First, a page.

Proactive Patients and         Genetic Counseling



Genetic Counselors at the University of Chicago are helping the family members of pancreatic cancer patients be forward-thinking about their health. 

Chicago, IL || February 2017 - - According to University of Chicago genetic counselor Jessica Stoll, MS, CGC, the vast majority of patients who come to see her for a first visit have no idea what genetic counseling even is.  “I think the word ‘counselor’ throws them off,” she says, sympathetically. 

For the most part, the people who are directed to Ms. Stoll and her colleagues at the University of Chicago’s Gastrointestinal Cancer Risk and Prevention Team have been referred to the unit because one or more of their close family members has been diagnosed with some type of cancer.  “What frequently happens,” Ms. Stoll explains, “is that when a patient is receiving cancer treatment, their family members receive crash course educations on numerous aspects of oncology.  They learn about radiation, or chemo, or surgery – and sometimes they hear that a cause of a particular cancer may be hereditary in nature.  And that leads them to us.”

Genetic counselors are employed in a variety of fields.  Generally speaking, they work to identify and care for individuals who have increased risks of hereditary diseases or inherited disorders.  As far as cancer is concerned, genetic counselors consult with family members of cancer patients and help them determine whether or not the cancer in the family is related to an underlying genetic predisposition.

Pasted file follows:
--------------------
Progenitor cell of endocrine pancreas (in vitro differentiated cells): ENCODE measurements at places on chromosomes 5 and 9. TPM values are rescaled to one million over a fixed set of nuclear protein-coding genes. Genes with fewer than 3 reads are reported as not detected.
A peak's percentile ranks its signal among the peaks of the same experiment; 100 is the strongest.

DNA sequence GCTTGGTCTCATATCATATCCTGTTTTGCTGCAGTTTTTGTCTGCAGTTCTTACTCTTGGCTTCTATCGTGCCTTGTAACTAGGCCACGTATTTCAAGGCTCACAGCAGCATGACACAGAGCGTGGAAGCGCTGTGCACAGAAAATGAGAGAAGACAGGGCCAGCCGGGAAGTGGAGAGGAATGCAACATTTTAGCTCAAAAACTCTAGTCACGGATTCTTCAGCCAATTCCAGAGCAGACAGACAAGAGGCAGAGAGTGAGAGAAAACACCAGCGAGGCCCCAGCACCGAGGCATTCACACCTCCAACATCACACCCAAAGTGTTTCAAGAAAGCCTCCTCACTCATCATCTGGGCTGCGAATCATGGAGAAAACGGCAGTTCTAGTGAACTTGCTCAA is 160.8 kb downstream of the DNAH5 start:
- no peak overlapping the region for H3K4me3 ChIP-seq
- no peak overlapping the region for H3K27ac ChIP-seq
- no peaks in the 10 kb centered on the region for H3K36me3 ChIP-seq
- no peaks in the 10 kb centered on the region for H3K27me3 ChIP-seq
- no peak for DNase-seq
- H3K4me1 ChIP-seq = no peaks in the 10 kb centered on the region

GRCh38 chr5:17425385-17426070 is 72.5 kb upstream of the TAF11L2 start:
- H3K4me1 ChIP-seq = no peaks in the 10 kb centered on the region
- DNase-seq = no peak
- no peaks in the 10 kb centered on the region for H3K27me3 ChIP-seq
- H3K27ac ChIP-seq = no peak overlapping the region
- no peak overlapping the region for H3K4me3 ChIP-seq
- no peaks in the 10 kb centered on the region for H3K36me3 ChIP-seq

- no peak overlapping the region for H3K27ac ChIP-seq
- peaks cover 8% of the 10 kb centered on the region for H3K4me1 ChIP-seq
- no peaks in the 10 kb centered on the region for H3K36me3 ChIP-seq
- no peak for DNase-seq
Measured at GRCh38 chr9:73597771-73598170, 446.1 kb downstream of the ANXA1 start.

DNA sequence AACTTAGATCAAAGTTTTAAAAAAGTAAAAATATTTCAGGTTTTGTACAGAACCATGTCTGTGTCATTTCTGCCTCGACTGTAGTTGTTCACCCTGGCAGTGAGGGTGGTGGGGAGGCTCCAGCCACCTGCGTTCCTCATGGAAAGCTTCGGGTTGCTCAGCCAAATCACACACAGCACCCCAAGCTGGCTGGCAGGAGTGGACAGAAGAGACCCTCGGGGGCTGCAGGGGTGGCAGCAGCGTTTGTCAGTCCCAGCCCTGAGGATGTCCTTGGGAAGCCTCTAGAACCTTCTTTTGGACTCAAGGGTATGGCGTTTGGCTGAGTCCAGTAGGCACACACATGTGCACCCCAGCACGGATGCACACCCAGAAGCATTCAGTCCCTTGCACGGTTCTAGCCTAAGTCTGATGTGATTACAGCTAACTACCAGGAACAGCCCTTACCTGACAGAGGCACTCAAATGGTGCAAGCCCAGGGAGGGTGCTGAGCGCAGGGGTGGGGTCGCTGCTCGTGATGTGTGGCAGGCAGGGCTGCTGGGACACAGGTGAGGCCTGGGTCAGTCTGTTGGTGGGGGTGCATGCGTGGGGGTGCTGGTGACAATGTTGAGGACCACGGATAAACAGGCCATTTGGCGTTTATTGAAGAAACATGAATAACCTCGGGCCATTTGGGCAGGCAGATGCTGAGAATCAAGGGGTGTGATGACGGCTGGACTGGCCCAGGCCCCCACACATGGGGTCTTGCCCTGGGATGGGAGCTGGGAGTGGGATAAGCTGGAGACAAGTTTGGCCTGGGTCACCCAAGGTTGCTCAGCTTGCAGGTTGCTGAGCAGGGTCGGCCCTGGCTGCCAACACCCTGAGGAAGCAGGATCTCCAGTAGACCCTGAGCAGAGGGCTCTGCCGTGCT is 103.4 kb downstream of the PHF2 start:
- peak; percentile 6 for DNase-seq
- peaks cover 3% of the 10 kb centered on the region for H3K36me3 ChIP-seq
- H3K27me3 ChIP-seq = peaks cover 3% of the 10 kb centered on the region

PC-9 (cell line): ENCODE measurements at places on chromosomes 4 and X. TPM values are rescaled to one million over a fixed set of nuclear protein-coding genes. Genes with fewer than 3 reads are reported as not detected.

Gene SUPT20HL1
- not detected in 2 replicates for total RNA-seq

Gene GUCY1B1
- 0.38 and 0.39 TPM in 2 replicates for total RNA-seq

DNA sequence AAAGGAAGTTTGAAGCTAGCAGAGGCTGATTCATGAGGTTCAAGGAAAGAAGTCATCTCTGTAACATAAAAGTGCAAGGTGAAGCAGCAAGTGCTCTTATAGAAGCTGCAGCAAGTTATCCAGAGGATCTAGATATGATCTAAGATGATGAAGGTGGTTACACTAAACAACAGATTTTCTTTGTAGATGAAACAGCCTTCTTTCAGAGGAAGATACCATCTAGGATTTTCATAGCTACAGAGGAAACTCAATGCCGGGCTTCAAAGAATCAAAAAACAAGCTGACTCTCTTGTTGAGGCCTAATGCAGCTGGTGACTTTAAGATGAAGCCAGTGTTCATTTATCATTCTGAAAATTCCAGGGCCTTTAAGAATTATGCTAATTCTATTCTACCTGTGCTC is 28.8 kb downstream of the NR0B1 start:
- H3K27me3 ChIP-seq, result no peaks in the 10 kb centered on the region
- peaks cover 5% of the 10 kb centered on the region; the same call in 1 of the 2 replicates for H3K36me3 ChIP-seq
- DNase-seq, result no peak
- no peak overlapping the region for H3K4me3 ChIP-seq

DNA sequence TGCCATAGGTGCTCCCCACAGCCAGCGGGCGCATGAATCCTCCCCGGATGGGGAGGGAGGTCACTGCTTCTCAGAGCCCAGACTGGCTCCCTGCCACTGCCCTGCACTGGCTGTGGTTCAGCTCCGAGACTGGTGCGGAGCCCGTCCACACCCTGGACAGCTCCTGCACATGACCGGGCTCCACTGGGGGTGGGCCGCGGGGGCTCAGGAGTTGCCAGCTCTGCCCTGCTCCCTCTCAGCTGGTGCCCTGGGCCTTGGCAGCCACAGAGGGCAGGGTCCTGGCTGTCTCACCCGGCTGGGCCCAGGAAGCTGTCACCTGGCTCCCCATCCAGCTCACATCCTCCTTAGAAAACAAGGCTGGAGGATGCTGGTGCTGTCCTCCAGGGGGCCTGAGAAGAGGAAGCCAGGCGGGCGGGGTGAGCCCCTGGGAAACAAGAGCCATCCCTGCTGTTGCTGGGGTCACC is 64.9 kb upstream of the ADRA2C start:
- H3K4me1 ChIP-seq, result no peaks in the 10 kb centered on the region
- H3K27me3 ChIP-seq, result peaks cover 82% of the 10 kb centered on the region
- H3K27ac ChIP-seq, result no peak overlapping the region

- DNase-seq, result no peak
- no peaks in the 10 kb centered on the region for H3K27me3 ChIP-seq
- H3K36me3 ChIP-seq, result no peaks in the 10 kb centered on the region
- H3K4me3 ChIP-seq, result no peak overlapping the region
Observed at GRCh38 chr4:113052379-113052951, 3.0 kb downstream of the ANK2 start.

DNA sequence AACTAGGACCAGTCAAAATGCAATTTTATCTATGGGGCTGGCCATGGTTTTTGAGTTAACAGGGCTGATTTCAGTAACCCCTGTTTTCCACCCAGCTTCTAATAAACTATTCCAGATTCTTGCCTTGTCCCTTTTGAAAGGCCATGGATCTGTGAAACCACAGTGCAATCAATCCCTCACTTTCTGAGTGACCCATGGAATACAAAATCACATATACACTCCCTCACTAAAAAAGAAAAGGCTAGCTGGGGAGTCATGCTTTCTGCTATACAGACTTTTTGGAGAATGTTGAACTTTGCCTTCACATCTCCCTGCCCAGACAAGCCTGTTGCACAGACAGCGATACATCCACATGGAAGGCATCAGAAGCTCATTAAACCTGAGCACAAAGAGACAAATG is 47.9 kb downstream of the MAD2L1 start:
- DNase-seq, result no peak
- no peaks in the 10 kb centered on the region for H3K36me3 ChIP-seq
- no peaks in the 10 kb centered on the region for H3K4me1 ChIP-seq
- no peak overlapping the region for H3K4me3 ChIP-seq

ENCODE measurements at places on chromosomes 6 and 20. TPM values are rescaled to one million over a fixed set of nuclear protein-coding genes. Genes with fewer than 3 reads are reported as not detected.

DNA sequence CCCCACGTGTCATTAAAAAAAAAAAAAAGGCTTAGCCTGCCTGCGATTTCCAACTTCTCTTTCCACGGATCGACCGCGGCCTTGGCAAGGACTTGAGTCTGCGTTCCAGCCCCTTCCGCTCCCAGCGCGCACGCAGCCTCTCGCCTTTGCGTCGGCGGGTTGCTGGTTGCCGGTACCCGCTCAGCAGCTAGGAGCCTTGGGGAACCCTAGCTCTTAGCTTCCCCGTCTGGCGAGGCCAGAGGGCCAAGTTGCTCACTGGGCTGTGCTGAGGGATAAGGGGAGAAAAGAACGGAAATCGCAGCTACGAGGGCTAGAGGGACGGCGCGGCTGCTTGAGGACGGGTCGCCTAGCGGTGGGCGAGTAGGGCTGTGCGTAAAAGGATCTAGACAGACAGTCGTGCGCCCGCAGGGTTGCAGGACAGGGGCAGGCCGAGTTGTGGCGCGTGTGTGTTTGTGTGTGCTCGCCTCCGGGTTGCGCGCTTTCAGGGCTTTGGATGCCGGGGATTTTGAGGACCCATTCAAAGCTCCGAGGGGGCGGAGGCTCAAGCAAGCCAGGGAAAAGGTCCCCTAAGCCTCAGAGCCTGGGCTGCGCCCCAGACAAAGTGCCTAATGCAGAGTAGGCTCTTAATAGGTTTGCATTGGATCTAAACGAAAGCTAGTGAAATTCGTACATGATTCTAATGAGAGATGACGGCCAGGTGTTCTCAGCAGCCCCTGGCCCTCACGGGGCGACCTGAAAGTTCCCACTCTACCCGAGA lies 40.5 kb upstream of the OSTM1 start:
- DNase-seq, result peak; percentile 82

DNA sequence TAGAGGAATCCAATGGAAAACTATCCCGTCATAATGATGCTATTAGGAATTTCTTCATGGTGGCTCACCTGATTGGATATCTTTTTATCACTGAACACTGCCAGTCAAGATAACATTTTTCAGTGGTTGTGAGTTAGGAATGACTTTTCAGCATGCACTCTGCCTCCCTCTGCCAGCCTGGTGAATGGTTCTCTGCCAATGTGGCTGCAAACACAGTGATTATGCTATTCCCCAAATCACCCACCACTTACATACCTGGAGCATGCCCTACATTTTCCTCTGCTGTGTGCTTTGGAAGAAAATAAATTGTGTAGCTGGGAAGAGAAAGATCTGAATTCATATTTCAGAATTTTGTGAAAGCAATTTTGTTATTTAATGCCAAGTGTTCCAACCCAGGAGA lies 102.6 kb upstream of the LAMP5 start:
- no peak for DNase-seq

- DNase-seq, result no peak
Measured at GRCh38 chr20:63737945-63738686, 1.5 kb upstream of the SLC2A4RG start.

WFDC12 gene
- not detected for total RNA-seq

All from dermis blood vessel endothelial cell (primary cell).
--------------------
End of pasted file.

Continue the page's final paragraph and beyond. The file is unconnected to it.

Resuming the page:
As a field, genetic counseling is relatively young, even within the still developing world of DNA-related medicine and research.

The first program for genetic counselors was established at Sarah Lawrence College in 1969 through something of a fluke (the New York Times announced the creation of the curriculum before it was officially green-lit; the ensuing public support for the discipline convinced Sarah Lawrence’s leadership its conception had merit).  The program, and the field itself, obtained a wider level of legitimacy and acceptance following the American Board of Genetics establishing an official certification exam for genetic counselors in 1981.  Today, the National Society of Genetic Counselors has helped popularize the field among healthcare providers nationwide and connects patients with appropriate local resources.

“It’s a very progressive school of medicine. We’re playing detective and looking for something within a patient’s DNA.  Most medicine is very reactive – you’re treating an existing illness or problem.  But [...] if we determine a risk is there, a patient can be proactive about their health management and hopefully address something earlier."            - Jessica Stoll